April 19, 2021

DCTRS

Damascus Center for Theoretical and Civil Rights Studies

Rams’ running back committee has produced mixed results

In four seasons with the Rams, coach Sean McVay has often drawn praise for an offense that features exotic motions, change-of-pace tempo and creative passing-route combinations.

But as the postseason nears, it’s clear the Rams should stay committed to a simple strategy: Run the football, early and often.

In their last two games, the Rams laid bare what can happen when the team produces Jekyll and Hyde performances.

In a 24-3 blowout victory over the New England Patriots, the Rams rushed 13 times for 99 yards in the first half. In the first two quarters of their 23-20 loss to the previously winless New York Jets, the Rams rushed for only 26 yards in eight carries.

“It was a lot of things we weren’t doing, and that’s uncharacteristic of how we want to play,” offensive lineman Rob Havenstein said after the loss Sunday. “We’re going to learn from it and move on.”

Much of McVay’s offense hinges on the success of the run, which enables quarterback Jared Goff to execute play-action fakes, bootlegs and rollouts. In six of the Rams’ nine victories, they ran the ball at least 30 times.

After relying on since-released running back Todd Gurley for five seasons, the Rams began this season with a running-back-by-committee approach. Rookie Cam Akers has rushed for a team-best 591 yards, second-year pro Darrell Henderson has 562 yards and veteran Malcolm Brown 372 yards. But Akers suffered a high-ankle sprain against the Jets and will not play Sunday against the Seattle Seahawks at Lumen Field.

Receiver Robert Woods has rushed for 154 yards and two touchdowns in 22 carries on jet-sweep reverses. Receivers Cooper Kupp and Van Jefferson and tight ends Gerald Everett and Tyler Higbee also have carried the ball on running plays. The Rams average 127.9 yards rushing per game, which ranks ninth in the NFL. They are tied for third in the league with 19 rushing touchdowns.

“Part of our jobs as coaches is making sure you’re utilizing all the pieces that you do have,” McVay said. “The more guys that can contribute, the more we can activate and the more multiple and versatile we can be.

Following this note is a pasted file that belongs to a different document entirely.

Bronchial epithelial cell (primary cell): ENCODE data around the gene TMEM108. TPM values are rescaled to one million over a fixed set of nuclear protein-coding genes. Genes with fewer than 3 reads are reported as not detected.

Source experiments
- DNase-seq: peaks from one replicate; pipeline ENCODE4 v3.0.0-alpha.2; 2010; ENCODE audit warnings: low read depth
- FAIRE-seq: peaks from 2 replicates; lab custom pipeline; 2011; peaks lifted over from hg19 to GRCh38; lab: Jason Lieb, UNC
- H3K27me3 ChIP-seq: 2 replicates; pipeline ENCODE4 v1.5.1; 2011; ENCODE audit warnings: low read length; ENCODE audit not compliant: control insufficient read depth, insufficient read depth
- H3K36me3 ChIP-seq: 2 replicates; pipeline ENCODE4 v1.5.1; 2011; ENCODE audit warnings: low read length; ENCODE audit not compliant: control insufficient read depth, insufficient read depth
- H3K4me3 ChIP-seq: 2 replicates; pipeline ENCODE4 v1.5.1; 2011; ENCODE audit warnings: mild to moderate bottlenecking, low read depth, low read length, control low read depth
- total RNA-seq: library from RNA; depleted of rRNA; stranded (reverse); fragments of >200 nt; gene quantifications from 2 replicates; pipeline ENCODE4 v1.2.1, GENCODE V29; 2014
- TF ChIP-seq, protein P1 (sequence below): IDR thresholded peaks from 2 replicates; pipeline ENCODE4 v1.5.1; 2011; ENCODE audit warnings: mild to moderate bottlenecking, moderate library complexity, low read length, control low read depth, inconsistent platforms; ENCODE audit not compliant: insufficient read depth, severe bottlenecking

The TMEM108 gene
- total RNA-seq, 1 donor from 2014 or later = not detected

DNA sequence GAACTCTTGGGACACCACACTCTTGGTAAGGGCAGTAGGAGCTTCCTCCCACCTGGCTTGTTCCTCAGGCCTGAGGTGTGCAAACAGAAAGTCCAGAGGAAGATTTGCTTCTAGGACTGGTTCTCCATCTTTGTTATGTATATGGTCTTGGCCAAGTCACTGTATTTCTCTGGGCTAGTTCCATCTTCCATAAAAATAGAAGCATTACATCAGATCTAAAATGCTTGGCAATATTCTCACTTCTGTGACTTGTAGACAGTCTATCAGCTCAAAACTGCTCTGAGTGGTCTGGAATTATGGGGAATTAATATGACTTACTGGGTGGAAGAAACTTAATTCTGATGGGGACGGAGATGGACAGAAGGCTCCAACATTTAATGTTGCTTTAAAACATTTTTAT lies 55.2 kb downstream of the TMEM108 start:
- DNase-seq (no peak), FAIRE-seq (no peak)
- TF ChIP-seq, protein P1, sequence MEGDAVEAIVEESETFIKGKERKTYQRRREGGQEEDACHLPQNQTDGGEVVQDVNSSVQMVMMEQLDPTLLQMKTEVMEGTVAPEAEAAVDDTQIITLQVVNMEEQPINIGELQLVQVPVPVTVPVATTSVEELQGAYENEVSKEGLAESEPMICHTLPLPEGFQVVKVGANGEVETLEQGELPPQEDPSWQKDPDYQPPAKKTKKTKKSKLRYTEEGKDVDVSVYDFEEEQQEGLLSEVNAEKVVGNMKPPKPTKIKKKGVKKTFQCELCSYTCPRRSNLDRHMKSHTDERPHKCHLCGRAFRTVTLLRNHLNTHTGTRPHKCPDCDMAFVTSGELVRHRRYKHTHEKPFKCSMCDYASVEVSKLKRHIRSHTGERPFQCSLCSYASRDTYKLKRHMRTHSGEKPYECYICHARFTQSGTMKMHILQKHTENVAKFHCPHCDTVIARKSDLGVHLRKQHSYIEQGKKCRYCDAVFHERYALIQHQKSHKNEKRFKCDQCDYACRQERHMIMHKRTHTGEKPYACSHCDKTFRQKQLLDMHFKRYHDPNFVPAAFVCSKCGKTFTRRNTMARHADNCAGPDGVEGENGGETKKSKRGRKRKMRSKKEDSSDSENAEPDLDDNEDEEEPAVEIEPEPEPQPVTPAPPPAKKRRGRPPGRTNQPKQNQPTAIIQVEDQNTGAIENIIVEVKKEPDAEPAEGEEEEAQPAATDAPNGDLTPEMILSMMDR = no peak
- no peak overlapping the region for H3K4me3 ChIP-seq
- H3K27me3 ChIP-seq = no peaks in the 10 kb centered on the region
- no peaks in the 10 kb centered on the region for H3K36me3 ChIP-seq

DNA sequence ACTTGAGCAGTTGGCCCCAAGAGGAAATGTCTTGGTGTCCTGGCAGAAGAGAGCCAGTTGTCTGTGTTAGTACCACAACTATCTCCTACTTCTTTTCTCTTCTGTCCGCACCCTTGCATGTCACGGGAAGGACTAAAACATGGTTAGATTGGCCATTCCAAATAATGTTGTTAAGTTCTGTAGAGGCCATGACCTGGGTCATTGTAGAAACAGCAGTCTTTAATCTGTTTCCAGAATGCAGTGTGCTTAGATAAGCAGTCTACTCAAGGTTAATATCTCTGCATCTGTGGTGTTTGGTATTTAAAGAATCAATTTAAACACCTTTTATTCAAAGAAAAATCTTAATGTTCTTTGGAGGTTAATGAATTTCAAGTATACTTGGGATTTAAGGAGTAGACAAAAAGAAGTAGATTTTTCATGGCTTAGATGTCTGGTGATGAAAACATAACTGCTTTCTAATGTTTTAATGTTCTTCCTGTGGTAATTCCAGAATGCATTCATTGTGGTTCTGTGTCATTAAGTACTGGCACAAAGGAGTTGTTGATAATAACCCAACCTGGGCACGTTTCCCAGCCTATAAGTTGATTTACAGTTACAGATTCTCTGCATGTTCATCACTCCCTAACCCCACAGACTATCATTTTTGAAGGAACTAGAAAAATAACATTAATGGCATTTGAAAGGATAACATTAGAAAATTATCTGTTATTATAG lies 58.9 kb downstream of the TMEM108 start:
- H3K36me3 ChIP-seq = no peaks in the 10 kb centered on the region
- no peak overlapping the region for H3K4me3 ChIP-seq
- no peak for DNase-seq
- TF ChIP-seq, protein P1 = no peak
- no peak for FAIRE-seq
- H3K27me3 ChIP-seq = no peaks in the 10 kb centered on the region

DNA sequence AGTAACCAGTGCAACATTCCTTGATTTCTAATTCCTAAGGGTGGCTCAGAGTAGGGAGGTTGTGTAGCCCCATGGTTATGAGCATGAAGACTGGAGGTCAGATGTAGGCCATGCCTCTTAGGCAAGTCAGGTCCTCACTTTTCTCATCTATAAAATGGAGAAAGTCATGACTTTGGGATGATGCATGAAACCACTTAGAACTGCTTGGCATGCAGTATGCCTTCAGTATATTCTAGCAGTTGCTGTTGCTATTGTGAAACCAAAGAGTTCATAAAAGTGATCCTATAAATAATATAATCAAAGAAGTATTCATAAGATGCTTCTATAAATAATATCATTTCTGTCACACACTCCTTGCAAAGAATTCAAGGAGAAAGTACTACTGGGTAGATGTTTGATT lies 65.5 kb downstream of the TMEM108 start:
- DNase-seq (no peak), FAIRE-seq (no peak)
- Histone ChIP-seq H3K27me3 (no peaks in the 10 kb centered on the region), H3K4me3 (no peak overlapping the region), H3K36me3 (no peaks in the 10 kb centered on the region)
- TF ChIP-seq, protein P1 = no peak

“It allows you to feel like you can stay in alignment with what you want to do offensively from a philosophical standpoint.”

The Rams have struggled when they failed to consistently run in the first half. On Oct. 18 against the San Francisco 49ers, nine first-half rushing plays netted 60 yards — 10 of which came on a Goff scramble. The Rams lost, 24-16, at Levi’s Stadium. Six weeks later at SoFi Stadium, the Rams rushed for only 37 yards in the first half against the 49ers. They lost, 23-20.

A similar pattern happened against the Jets, a game in which the Rams failed to convert any of their seven third-down plays in the first half and two of four in the second.

Rams running back Cam Akers can’t get past Jets cornerback Blessuan Austin on Sunday at SoFi Stadium.

(Wally Skalij / Los Angeles Times)

“When we run the football well, that’s usually reflective of moving the ball well,” McVay said. “When you don’t, usually you’re not efficient on third down. I think it all goes hand in hand. How poor we were on third down [against the Jets] … was a big reflection of the lack of continuity and success we were able to have.”

Lacking offensive balance has hurt the Rams at times, too. Akers, Brown and Henderson rushed for 122 yards in 27 carries in a 28-17 loss to the Miami Dolphins. But turnovers and special-teams lapses created an early deficit, and Goff attempted a season-high 61 passes.

Before the collapse to the Jets, the Rams controlled the line of scrimmage for two consecutive games, twice rushing more than 30 times for 119 yards and 186 yards against the Arizona Cardinals and Patriots, respectively.

In those games, they predominately featured two tight-end sets — what is known as 12 personnel — using Higbee and Everett on the line of scrimmage or in the backfield. McVay used the grouping on 59% of the snaps, according to Next Gen Stats.

The extra blocking, coupled with the receiving threat, leaves defenses guessing, which the Rams exploited. Using 12 personnel on nearly 70% of the snaps against the Patriots enabled Akers to rush for a career-high 171 yards.

“We just have great tight ends that can block, and we want them in the game,” offensive lineman Joe Noteboom said. “We want to be able to utilize what we have, so just trying to get that run game going more and keep consistent drives going.”

On Sunday, the Rams can clinch a playoff spot and regain first place in the NFC West with a victory over the Seahawks.

The run-first formula could be effective.

In the Rams’ 23-16 victory over the Seahawks on Nov. 15, they rushed for 65 yards and two touchdowns in 13 first-half carries. They finished with 106 yards rushing in 29 carries. Goff passed for 302 yards.

“Anytime you throw for 300 and run for 100, it’s usually a pretty good outcome,” Goff said.